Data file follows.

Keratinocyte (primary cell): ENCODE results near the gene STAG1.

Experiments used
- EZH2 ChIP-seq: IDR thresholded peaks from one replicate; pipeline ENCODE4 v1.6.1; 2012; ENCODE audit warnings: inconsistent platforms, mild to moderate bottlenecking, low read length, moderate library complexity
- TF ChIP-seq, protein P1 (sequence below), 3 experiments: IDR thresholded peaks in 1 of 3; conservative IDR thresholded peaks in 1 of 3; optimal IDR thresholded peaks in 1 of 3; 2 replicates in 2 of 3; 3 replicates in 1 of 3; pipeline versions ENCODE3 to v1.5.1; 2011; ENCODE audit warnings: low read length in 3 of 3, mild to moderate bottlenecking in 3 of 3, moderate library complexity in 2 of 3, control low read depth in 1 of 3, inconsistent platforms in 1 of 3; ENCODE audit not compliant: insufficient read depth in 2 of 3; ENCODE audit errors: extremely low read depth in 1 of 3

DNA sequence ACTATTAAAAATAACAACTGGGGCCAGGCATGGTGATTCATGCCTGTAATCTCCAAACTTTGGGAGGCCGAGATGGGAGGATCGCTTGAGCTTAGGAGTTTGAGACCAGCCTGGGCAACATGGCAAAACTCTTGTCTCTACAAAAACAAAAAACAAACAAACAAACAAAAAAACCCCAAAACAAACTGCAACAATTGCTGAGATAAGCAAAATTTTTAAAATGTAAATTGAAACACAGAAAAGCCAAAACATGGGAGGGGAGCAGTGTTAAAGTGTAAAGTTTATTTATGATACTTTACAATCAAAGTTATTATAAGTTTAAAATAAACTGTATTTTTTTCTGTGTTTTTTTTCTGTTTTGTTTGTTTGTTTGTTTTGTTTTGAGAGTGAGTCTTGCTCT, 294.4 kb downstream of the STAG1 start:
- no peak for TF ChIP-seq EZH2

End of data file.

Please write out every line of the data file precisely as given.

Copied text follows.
Keratinocyte (primary cell): ENCODE results near the gene STAG1.

Experiments used
- EZH2 ChIP-seq: IDR thresholded peaks from one replicate; pipeline ENCODE4 v1.6.1; 2012; ENCODE audit warnings: inconsistent platforms, mild to moderate bottlenecking, low read length, moderate library complexity
- TF ChIP-seq, protein P1 (sequence below), 3 experiments: IDR thresholded peaks in 1 of 3; conservative IDR thresholded peaks in 1 of 3; optimal IDR thresholded peaks in 1 of 3; 2 replicates in 2 of 3; 3 replicates in 1 of 3; pipeline versions ENCODE3 to v1.5.1; 2011; ENCODE audit warnings: low read length in 3 of 3, mild to moderate bottlenecking in 3 of 3, moderate library complexity in 2 of 3, control low read depth in 1 of 3, inconsistent platforms in 1 of 3; ENCODE audit not compliant: insufficient read depth in 2 of 3; ENCODE audit errors: extremely low read depth in 1 of 3

DNA sequence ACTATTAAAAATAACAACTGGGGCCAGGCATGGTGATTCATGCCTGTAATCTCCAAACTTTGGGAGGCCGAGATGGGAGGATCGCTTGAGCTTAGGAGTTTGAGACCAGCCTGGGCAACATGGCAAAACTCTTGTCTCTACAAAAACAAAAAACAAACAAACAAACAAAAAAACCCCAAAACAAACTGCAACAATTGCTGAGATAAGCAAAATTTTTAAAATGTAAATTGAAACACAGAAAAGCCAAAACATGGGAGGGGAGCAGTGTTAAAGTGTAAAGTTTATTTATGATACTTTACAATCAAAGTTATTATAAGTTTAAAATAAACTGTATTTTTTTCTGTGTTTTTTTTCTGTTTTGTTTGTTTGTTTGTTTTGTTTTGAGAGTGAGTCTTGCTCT, 294.4 kb downstream of the STAG1 start:
- no peak for TF ChIP-seq EZH2